Isolated noncompaction of the myocardium, also known as “spongy myocardium”, is a rare disease in children and adults. It is suggested that, during early development of the heart, the primary spongy structure persists due to an arrest of compaction. No other cardiac malformations are found, but there are familial occurences, relations to genetic disorders or syndromes such as Melnick-needles-syndrome or Xq28-linked cardiomyopathy, and reports of conduction disorders.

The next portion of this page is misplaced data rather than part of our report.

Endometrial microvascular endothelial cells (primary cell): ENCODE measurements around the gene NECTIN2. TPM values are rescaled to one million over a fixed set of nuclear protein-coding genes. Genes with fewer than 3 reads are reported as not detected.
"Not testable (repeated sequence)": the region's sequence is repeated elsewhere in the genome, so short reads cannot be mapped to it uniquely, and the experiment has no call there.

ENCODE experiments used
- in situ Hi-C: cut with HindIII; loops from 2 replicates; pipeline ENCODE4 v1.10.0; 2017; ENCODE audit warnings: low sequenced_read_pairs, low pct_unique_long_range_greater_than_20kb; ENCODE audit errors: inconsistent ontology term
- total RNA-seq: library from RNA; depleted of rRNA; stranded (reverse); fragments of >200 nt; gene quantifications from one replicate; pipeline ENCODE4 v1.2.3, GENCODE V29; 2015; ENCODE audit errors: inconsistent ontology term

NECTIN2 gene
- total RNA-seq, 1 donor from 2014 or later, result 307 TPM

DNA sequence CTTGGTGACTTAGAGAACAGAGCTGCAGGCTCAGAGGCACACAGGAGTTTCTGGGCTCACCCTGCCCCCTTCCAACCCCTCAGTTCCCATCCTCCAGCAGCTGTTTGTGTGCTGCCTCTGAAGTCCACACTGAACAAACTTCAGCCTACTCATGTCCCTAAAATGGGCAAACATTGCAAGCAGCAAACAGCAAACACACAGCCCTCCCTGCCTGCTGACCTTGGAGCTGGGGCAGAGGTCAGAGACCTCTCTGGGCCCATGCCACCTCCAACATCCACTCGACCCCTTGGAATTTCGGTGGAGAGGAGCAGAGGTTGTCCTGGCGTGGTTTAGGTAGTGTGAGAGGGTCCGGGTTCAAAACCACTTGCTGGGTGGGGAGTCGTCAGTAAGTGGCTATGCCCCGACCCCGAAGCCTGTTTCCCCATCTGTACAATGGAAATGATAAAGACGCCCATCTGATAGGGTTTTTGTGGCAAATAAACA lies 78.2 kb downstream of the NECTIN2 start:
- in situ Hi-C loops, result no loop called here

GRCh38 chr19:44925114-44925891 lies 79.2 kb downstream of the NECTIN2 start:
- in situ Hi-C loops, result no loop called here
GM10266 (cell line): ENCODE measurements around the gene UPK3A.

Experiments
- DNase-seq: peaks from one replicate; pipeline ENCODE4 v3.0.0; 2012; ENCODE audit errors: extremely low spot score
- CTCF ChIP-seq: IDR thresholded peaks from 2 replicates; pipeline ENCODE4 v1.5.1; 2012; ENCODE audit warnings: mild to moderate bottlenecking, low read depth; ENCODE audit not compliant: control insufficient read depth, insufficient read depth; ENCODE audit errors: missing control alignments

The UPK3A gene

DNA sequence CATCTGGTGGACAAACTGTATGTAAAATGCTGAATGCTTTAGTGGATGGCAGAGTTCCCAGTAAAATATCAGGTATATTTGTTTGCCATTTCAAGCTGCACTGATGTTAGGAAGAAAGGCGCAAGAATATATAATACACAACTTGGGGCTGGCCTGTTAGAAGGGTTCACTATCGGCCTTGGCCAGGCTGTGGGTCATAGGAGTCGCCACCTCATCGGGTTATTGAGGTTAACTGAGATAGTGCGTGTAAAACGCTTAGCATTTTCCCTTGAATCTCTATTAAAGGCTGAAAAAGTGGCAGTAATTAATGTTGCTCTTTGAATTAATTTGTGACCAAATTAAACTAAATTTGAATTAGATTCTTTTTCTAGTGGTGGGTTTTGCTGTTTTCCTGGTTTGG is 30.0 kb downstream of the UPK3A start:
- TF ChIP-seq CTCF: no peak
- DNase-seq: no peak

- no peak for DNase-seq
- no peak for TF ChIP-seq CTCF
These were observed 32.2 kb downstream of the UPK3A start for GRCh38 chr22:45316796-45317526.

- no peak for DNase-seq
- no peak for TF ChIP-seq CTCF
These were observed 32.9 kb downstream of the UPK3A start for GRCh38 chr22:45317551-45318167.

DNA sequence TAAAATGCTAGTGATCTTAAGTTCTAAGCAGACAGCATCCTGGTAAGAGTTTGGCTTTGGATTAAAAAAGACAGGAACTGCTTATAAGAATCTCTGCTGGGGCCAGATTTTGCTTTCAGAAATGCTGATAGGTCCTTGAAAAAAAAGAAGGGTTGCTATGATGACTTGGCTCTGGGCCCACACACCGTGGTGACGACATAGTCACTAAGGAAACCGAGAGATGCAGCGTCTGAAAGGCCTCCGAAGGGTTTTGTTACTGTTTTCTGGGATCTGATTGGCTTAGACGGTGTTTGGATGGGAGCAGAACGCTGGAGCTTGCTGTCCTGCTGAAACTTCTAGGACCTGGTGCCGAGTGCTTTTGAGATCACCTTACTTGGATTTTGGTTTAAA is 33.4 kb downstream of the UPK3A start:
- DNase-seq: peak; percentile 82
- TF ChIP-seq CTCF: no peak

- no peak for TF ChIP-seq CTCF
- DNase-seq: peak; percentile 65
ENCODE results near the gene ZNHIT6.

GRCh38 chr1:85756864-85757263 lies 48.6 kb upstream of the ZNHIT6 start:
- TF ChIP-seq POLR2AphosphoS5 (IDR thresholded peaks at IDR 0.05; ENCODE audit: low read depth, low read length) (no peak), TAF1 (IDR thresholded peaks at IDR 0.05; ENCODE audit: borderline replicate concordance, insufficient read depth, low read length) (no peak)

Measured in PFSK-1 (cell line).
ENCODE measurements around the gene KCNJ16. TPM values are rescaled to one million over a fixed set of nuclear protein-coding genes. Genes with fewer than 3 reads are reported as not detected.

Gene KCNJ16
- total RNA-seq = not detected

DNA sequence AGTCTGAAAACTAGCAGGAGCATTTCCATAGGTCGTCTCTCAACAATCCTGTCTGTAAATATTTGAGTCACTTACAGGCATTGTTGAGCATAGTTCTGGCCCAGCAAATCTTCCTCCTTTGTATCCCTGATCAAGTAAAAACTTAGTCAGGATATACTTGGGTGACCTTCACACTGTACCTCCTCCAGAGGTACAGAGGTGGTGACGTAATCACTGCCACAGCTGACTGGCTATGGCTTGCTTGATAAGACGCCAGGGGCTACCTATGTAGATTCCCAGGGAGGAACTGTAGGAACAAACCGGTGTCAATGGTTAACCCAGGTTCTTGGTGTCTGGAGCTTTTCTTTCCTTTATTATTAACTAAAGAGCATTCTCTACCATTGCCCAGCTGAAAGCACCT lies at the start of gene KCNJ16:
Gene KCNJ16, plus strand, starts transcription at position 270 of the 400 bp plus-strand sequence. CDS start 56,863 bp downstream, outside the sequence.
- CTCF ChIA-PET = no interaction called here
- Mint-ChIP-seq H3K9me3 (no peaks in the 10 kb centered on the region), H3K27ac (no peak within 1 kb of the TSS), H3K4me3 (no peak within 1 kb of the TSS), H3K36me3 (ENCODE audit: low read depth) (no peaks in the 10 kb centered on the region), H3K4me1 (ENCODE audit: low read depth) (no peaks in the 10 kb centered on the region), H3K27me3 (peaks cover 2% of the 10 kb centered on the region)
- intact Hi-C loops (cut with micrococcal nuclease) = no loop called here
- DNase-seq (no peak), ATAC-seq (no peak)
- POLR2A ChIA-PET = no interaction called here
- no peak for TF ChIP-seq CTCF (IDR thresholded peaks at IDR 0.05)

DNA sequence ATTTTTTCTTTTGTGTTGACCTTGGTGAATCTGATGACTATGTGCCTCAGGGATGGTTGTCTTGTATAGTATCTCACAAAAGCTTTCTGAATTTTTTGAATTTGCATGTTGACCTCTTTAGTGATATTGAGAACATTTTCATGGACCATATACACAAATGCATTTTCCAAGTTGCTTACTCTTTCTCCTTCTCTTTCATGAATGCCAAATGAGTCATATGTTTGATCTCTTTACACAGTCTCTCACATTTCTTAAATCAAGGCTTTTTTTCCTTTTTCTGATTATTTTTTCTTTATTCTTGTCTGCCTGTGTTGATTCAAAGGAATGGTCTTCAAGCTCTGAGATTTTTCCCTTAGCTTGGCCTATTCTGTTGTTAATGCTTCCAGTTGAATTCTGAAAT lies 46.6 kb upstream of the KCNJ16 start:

We have now diagnosed isolated noncompaction in seven children aged between five weeks and 5.5 years. Three are doing well with anticongestive therapy, while transplantation of the heart was performed in one. Three of the children have died, but in only one case due to cardiac failure.
Our experience emphasises the need rapidly to establish the diagnosis, to search for associated extracardiac abnormalities, and to consider transplantation at an early stage.